Trump Admin Appeals Ruling That Gay Couple's Daughter Is a U.S. Citizen

The Trump Administration is appealing a June federal court ruling confirming the U.S. citizenship of a gay couple's child born in Canada through a surrogate.

The U.S. State Department asserts that Kessem Kiviti, the daughter of Roee and Adiel—two Israeli-born naturalized U.S. citizens—isn't herself a U.S. citizen because she is not biologically related to both fathers.

The Kivitis are both naturalized U.S. citizens who were born in Israel: Roee has lived in the U.S. since 1982 and he became a U.S. citizen in 2001. Adiel moved to the U.S. in May 2015 and he became a U.S. citizen in January 2019. The couple married in California in 2013. Kessem, their daughter, was born through a surrogate in Canada in February 2019 via Adiel's sperm and a donated egg, according to LGBTQ Nation.

The legal headache for the couple started in 2017 when the State Department changed the language on its website regarding the 1952 Immigration and Nationality Act (INA). The 1952 law once considered any child born to a married couple living abroad as a U.S. citizen at birth if one of their parents was a U.S. citizen.

However, in 2017, the U.S. State Department changed its website to state, "A child born abroad must be biologically related to a U.S. citizen parent. Even if local law recognizes a surrogacy agreement and finds that U.S. parents are the legal parents of a child conceived and born abroad... if the child does not have a biological connection to a U.S. citizen parent, the child will not be a U.S. citizen at birth."

As such, the U.S. State Department says it doesn't consider Adiel a U.S. citizen. Because Kessem is his biological daughter but has no genetic relation to Roee, who the State Department does consider as a U.S. citizen, the department argues that Kessem isn't a U.S. citizen either.

Roee Adiel Kiviti gay couple Trump lawsuit
A gay couple walks their children through the woods in this photo illustration. monkeybusinessimages/Getty

Kristen Thompson, Communications Director of Immigration Equality, a group dedicated to LGBTQ immigration issues who is part of the Kivitis' legal team, told Newsweek, "The Immigration and Nationality Act (INA) does not require a married U.S. citizen to be biologically related to their child for their child to be a U.S. birthright citizen. There's nothing in the law that says that they do, but the State Department argues both married parents are required to have a biological connection with their child."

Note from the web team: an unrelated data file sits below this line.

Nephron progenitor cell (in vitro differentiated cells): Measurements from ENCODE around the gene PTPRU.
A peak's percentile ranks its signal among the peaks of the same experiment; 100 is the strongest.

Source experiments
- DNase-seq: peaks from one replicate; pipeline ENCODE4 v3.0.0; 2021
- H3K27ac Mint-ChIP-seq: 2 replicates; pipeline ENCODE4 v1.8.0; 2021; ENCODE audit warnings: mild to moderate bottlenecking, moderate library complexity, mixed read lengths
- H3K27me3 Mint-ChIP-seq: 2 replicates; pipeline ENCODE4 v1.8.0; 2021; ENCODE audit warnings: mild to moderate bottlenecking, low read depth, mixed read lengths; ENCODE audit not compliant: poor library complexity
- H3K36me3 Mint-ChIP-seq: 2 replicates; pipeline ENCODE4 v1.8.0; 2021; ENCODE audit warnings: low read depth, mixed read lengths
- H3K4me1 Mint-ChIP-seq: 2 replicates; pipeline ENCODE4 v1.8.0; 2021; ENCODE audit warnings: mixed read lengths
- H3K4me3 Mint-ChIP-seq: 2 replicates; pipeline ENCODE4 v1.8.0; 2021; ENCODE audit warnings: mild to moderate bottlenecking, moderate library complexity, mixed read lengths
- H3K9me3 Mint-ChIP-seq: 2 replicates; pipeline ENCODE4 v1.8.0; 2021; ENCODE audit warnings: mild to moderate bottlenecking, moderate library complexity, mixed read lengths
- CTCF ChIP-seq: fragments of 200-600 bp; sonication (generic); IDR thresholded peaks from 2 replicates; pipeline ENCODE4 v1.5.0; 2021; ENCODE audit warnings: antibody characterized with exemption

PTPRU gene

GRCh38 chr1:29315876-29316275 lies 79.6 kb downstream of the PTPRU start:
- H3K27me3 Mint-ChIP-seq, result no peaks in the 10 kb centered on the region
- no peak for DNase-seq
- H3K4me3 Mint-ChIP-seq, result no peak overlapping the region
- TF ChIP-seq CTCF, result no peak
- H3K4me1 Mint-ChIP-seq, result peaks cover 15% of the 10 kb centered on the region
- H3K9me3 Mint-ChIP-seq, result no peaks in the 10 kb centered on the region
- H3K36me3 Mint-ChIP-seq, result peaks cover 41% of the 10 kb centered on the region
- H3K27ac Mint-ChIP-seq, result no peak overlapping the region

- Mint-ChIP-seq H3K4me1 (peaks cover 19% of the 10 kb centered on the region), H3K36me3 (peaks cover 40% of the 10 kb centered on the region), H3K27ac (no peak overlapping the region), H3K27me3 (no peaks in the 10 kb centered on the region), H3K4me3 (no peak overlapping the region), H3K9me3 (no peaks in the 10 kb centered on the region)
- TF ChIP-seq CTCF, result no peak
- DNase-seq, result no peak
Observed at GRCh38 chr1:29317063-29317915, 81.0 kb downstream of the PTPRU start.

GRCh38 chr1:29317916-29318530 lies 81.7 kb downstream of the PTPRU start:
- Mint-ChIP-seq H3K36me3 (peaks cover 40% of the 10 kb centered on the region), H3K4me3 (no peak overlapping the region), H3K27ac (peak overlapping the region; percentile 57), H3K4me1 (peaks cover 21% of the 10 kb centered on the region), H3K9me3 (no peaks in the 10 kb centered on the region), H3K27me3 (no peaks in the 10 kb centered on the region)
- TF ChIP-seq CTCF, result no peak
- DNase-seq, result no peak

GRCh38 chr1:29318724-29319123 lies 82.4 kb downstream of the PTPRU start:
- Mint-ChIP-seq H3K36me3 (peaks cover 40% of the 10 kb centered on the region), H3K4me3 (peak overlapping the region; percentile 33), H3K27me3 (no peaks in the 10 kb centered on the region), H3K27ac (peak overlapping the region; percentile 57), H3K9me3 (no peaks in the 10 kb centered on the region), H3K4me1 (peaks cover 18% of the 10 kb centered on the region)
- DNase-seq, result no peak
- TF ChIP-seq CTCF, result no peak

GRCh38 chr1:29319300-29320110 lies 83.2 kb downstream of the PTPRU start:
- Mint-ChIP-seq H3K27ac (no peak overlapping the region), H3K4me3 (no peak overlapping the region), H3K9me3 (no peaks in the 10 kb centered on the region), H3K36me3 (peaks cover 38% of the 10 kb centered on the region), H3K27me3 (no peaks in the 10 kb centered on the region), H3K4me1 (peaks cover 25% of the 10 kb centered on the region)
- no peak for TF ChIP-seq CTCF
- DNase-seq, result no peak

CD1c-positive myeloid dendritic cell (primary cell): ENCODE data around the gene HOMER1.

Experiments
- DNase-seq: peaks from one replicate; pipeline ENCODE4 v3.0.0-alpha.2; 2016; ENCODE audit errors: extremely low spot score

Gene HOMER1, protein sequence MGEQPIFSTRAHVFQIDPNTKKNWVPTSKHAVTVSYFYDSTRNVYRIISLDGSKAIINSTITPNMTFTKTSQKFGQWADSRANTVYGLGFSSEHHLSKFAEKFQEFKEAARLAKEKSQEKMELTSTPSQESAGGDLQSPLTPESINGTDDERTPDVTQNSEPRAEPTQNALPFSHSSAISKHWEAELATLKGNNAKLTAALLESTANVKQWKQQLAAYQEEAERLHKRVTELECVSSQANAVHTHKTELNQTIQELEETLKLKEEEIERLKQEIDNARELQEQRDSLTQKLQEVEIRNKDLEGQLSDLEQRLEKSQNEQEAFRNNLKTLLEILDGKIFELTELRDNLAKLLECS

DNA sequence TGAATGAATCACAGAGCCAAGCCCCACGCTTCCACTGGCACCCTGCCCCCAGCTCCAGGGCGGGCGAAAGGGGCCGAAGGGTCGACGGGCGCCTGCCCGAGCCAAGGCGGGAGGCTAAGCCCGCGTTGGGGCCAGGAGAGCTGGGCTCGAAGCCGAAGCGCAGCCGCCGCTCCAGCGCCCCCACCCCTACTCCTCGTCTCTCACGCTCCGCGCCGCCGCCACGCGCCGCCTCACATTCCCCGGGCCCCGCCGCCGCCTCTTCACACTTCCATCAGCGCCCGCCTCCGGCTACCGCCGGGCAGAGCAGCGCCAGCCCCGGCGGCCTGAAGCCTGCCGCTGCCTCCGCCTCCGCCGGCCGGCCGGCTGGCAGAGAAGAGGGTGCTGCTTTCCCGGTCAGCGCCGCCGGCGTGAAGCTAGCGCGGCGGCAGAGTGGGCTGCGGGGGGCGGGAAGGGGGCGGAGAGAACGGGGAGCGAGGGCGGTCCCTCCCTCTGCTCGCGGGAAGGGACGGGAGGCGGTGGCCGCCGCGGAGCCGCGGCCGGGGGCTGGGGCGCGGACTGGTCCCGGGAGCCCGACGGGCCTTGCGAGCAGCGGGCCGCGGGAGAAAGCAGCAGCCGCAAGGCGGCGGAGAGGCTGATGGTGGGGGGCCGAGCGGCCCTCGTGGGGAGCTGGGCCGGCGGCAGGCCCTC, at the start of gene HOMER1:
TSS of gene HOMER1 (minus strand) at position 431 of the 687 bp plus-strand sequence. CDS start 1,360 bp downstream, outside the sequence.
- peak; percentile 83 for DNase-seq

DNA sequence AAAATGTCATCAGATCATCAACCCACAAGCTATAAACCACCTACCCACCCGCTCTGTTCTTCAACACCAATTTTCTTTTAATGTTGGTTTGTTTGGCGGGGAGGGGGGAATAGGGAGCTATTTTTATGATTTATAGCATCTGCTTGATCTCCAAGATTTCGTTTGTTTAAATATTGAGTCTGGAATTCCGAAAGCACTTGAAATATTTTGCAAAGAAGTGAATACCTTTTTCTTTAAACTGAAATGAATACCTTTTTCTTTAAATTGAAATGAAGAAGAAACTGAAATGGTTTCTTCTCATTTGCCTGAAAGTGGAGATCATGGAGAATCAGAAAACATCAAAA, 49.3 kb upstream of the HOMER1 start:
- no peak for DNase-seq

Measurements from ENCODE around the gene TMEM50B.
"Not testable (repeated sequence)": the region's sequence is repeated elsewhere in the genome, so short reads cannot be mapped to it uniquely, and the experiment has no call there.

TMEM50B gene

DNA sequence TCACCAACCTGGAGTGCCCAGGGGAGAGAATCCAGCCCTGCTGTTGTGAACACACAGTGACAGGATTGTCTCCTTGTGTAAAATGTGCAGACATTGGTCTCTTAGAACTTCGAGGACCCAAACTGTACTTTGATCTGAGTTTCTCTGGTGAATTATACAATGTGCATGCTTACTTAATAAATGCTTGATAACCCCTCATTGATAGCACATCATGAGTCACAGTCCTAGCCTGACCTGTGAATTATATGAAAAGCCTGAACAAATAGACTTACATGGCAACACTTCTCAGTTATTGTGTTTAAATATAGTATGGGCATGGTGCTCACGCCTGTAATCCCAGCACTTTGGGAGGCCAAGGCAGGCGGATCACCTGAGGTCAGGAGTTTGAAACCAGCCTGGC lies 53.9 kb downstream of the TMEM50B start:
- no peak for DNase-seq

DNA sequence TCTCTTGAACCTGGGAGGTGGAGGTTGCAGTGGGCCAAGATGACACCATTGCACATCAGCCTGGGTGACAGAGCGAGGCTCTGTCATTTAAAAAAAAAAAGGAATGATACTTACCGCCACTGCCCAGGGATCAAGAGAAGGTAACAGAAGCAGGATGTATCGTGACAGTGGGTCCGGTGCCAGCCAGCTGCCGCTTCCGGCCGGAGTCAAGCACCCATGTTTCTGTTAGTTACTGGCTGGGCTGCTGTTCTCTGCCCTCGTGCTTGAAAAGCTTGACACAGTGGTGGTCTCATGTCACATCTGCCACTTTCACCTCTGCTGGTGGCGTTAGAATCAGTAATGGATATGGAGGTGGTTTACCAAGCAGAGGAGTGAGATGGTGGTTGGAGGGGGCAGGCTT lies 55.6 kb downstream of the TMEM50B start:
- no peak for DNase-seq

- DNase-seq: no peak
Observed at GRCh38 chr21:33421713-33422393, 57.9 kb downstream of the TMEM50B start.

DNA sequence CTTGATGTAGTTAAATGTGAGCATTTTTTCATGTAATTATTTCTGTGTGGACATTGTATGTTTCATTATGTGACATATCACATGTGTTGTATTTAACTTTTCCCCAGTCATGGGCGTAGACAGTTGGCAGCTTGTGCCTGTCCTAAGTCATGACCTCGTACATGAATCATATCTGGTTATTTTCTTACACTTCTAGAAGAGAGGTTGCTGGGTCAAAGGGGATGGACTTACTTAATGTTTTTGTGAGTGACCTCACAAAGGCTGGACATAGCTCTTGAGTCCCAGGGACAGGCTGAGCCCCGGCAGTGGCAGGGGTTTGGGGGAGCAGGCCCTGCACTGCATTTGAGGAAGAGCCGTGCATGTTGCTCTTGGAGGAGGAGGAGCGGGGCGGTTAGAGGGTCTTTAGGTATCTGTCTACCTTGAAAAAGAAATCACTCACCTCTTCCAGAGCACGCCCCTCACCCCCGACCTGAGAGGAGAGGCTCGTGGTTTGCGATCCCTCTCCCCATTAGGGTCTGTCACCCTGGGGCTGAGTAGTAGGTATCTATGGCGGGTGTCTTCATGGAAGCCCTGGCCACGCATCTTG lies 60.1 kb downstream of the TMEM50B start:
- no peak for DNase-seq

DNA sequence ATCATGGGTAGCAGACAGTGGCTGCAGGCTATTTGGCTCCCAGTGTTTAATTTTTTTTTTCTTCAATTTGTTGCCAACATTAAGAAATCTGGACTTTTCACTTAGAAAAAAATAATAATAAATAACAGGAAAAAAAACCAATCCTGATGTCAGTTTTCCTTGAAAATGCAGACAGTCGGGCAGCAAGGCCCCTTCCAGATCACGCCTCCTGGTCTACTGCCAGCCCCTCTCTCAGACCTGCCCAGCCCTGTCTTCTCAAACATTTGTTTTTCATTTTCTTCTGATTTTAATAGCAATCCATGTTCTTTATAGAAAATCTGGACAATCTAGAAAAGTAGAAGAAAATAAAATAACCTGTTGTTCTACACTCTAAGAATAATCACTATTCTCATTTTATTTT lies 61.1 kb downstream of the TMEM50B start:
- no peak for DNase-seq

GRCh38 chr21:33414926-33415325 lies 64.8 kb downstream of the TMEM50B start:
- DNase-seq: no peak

"Clearly, it's impossible for two cisgender men to be biologically related to their child," Thompson added. "The 9th Circuit Court of Appeals twice affirmed that no biological relationship is required, and the 2nd Circuit did as well."

Immigration Equality executive director Aaron Morris said in a statement, "It's just really frustrating and cruel that [the State Department] won't change this policy, especially when they've never articulated a single governmental interest that is served by the policy."

Immigration Equality, Lambda Legal, an LGBTQ legal advocacy organization and Morgan Lewis, a private law firm, are all representing the Kivitis, according to the Washington Blade.

The rule change affecting the Kivitis is also affecting other same-sex couples currently fighting similar legal battles against the Trump Administration.

Andrew and Elad Dvash-Banks are a married American-Canadian and Israeli couple whose surrogate-born son was denied a passport because he only possesses his Israeli-born father's DNA.

Similarly, Allison Blixt and Stefania Zaccari are a female same-sex couple with surrogate-born kids. One of their sons who was born in London to was denied a U.S. passport because he only had a genetic tie to Blixt's Italian-born spouse.

Update (8/20/2020, 11:30 p.m.): This article has been updated to include statements from Immigration Equality.